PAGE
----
The Lavender Scare, an multiple award winning documentary from director Josh Howard, reminds viewers of a forgotten chapter in American history — that of LGBTQ civil servants during the Cold War. Most people are familiar with Senator McCarthy’s “red scare” tactics, but few movies look at President Eisenhower’s contemporaneous campaign to oust homosexuals and other “perverts” from government service. Over the second half of the 20th century, tens of thousands of gay Americans lost their jobs (and, in the case of some, their lives) as a part of the vicious and extra-legal campaign.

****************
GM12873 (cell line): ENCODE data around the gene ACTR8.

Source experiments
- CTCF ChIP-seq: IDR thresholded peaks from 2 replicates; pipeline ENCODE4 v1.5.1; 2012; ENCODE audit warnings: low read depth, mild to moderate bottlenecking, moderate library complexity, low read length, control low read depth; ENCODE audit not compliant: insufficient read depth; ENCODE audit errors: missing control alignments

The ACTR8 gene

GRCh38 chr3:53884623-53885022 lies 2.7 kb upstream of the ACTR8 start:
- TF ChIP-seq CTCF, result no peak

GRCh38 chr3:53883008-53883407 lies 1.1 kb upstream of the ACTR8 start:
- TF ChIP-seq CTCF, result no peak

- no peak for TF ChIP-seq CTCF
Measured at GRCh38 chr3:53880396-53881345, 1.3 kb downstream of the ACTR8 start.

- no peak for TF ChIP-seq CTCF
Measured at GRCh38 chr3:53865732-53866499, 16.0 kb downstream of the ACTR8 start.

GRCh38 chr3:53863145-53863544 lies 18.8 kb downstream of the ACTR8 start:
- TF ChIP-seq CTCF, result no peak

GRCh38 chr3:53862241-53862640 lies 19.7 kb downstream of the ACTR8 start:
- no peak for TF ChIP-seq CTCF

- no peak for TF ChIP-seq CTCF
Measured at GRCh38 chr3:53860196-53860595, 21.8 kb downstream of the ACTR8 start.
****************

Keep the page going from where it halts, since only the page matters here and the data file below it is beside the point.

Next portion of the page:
To tell the story of The Lavender Scare, Howard spoke not only to individuals affected by Eisenhower’s policies, but to the men who enforced the terror — some of whom seem repentant, others of whom are clearly oblivious to the consequences of their actions. Paired with these interviews are narrated excerpts from a huge paper trail, the result of Howard’s rigorous archival research. The latter half of the documentary focuses on the activism of Frank Kameny, an astronomer and activist who vocally challenged the government policies. The film deserves its awards for a nuanced, balanced portrait of a too-often-repressed history.